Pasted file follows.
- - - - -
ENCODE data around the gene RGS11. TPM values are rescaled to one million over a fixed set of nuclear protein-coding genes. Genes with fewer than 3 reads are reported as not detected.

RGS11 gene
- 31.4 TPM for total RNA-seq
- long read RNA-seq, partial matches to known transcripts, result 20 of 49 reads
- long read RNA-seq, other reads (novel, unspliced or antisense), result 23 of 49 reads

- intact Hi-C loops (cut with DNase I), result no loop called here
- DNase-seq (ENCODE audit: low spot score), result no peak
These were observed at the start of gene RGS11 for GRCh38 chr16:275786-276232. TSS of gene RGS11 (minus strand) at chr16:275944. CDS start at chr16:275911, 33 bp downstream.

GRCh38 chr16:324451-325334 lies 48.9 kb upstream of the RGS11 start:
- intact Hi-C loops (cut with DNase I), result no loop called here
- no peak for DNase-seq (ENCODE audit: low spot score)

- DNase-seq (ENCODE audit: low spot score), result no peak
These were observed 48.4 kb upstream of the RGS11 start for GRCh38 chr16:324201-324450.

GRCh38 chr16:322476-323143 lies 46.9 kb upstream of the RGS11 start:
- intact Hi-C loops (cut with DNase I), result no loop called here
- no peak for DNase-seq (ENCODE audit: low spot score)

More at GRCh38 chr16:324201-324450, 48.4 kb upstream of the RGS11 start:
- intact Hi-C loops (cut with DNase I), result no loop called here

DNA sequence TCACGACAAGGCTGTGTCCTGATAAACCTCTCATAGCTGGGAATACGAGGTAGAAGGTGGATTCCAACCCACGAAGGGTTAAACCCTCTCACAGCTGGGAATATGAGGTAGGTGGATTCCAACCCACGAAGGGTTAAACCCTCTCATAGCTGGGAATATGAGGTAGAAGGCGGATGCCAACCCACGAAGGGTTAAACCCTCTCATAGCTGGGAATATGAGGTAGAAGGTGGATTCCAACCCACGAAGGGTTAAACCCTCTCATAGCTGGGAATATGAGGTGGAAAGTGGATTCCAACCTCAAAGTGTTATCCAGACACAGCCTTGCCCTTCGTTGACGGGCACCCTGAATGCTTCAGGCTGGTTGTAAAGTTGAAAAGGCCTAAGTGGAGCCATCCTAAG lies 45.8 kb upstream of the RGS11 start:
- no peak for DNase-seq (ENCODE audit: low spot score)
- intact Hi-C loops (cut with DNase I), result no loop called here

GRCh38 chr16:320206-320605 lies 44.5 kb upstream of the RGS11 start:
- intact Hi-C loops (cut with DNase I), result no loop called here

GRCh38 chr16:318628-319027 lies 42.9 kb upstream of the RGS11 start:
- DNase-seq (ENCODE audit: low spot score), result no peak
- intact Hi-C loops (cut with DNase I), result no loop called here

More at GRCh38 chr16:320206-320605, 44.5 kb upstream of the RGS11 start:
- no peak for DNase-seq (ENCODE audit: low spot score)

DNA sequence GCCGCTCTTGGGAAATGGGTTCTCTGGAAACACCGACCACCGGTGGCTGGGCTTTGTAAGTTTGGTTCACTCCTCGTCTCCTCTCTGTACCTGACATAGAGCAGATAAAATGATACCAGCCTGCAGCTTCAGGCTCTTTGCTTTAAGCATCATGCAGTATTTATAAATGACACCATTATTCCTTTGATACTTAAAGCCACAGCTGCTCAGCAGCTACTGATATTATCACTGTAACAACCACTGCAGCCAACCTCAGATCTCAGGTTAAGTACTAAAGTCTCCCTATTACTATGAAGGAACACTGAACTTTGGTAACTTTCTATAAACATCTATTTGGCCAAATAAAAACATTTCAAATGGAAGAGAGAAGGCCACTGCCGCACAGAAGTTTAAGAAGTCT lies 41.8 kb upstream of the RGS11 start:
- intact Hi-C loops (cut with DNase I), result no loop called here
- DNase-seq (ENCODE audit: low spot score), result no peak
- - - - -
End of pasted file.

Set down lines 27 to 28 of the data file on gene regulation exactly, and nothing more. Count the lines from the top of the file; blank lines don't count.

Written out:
More at GRCh38 chr16:320206-320605, 44.5 kb upstream of the RGS11 start:
- no peak for DNase-seq (ENCODE audit: low spot score)